It’s just something to think about if you find yourself getting charged up about something you see on television (or online). Would you actually care if someone told you about the event or you read about it in the newspaper? Or do you only care because you were able to see it?

And does that distinction matter?

I think it does.

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Media war in Iraq

From Al-Monitor:

In a span of less than three months, five “new pro-Iran militias” have announced their plans to escalate attacks on US forces in Iraq. Some of them have claimed responsibility for major anti-American attacks. But evidence indicates this is a propaganda campaign conducted by existing militias rather than an actual escalation. The main desire common among these groups is avenging the death of Abu Mahdi al-Muhandis, the Popular Mobilization Units’ (PMU) military leader who was assassinated by the United States alongside Iran’s Quds Force commander, Qasem Soleimani, in January.

Pro-Iran militias in Iraq wage ‘fake news’ campaign against US – Al Monitor: The Pulse of the Middle East

So much noise in the Iraqi media environment. If you take the time to dig through it, there is a lot to learn.

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Stop saying “boots on the ground”

I hate the term “boots on the ground.” I’m not sure when or where it originated, but it’s been used with more frequency lately in discussions about potential deployments to Iraq to battle “Daesh.”

What bothers me about the term is the almost playful way it is tossed around. We don’t discuss with any seriousness the mobilization of hundreds or thousands of troops or the costs involved – both before, during, and after the conflict. All of that is reduced to the childlike physical imagery of “boots on the ground.”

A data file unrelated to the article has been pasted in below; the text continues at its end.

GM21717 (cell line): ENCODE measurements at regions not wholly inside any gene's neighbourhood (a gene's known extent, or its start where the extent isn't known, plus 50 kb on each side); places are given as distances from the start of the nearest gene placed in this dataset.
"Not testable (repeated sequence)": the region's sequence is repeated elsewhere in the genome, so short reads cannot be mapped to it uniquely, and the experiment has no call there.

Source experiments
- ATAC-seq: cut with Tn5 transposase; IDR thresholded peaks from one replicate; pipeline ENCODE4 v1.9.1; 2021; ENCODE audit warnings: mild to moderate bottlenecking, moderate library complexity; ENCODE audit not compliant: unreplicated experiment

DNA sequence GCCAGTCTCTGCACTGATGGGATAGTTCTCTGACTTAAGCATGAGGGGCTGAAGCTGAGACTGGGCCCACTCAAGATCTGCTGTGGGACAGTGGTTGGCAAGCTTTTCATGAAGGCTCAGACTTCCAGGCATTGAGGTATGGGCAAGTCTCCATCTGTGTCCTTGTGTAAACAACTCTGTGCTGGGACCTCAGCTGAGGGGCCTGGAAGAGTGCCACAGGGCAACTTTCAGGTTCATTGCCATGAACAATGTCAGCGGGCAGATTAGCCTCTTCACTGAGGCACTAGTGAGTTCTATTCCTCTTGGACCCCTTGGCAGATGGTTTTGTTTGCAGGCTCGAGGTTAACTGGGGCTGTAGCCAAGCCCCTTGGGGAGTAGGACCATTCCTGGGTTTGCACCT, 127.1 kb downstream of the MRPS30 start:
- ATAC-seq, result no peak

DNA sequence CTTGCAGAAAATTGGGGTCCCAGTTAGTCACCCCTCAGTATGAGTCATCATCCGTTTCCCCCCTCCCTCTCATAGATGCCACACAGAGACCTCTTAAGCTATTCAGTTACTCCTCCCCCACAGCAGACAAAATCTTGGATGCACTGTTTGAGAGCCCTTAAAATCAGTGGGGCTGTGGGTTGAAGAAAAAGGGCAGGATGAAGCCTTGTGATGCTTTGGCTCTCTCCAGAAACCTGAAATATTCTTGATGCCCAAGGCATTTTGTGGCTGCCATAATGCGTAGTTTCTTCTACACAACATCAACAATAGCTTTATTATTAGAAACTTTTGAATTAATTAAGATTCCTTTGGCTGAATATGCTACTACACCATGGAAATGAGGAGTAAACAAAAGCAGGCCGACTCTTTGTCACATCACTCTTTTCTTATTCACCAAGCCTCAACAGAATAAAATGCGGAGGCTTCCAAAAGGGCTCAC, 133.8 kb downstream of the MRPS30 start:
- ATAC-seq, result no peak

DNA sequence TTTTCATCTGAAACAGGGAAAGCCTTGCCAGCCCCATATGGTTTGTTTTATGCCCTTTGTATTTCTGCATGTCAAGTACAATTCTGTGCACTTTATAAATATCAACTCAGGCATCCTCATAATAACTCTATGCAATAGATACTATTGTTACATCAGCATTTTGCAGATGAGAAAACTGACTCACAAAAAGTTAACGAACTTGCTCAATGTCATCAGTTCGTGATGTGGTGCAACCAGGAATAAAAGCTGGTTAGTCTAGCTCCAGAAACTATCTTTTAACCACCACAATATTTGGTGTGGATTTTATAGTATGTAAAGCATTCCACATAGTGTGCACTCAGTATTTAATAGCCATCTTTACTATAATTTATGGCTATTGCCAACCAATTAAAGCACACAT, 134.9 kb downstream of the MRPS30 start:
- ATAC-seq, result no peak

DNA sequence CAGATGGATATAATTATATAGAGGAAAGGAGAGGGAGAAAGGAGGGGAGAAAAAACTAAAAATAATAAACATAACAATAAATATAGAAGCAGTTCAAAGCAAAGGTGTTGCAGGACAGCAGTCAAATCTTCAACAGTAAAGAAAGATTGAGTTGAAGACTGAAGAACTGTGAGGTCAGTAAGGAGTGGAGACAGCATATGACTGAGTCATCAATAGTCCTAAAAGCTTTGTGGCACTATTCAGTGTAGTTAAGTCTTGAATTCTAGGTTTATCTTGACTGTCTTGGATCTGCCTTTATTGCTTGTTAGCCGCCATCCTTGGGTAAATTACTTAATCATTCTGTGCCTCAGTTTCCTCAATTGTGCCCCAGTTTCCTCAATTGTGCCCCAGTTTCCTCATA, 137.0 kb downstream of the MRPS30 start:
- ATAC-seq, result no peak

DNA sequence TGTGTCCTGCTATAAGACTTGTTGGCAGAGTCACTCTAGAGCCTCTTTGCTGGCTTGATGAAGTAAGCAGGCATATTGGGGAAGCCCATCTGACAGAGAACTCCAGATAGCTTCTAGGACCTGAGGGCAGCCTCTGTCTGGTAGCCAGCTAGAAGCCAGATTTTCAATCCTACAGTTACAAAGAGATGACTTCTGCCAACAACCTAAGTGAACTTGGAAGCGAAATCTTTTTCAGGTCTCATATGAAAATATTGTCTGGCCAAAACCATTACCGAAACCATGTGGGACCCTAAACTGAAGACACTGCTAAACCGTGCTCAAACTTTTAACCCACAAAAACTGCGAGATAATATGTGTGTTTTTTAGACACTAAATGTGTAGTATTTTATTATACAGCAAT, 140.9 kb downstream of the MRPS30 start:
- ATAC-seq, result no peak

Instead of that throw-away term, it would be better and more useful to talk about how we plan on committing ground forces in a straightforward matter without metaphor or simple imagery. What is usually meant when someone says “no boots on the ground” or that “we need boots on the ground” is the commitment of ground maneuver forces, whether they be infantry, armor, or special forces.

I recognize that “boots on the ground” as a term is easily digestible for a media-saturated public and it gives anchors and editors a great lede or headline. “Boots on the ground” is media-ready in the ilk of “wardrobe malfunction” and “thinspiration.” The commitment of ground forces – or any forces, for that matter – is one deserving a deeper discussion.

Further, there are serious ethical questions worth exploring on why it is palatable to take military action so long as there are no “boots on the ground.” Technology has developed to the point where we can pursue fairly robust military action without significant – if any – “boots on the ground.”

Lastly, whenever I hear the term, I think of this: